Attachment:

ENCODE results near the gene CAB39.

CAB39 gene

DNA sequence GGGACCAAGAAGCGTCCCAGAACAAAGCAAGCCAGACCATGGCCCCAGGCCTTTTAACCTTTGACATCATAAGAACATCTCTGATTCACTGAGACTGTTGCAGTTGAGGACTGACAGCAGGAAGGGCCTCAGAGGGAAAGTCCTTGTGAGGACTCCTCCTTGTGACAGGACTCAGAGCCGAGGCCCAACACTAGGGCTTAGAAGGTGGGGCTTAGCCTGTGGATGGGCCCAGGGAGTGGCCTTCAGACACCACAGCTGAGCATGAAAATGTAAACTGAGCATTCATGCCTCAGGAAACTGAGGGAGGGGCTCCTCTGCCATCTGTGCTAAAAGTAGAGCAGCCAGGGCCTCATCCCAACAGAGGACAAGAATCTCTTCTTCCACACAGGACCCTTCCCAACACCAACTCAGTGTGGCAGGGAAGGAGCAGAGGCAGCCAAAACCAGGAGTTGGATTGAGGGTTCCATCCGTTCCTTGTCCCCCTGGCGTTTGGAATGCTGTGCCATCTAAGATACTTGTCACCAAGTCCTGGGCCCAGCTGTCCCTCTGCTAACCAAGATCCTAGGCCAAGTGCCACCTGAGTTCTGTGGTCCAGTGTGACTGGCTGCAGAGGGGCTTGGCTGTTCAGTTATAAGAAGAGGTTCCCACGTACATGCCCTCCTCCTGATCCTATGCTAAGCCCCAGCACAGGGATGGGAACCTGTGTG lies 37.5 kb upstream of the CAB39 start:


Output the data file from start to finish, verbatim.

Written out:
ENCODE results near the gene CAB39.

CAB39 gene

DNA sequence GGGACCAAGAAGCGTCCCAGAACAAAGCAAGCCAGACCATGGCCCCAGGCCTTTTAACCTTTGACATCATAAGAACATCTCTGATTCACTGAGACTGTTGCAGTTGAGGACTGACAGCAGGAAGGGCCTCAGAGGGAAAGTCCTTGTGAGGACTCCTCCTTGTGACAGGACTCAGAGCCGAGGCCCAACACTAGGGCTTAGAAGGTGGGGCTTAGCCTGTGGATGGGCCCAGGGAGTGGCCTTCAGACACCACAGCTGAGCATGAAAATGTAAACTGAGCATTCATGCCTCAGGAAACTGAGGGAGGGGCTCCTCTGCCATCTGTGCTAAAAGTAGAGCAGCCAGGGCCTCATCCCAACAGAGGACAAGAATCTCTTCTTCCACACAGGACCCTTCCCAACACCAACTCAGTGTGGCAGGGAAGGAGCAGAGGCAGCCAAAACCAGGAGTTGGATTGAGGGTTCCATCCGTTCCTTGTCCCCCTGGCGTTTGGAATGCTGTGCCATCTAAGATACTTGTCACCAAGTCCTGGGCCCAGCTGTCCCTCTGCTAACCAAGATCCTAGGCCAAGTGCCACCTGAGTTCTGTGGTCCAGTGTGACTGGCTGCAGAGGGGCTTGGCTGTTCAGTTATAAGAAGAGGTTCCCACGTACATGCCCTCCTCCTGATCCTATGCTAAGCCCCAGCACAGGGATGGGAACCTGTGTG lies 37.5 kb upstream of the CAB39 start: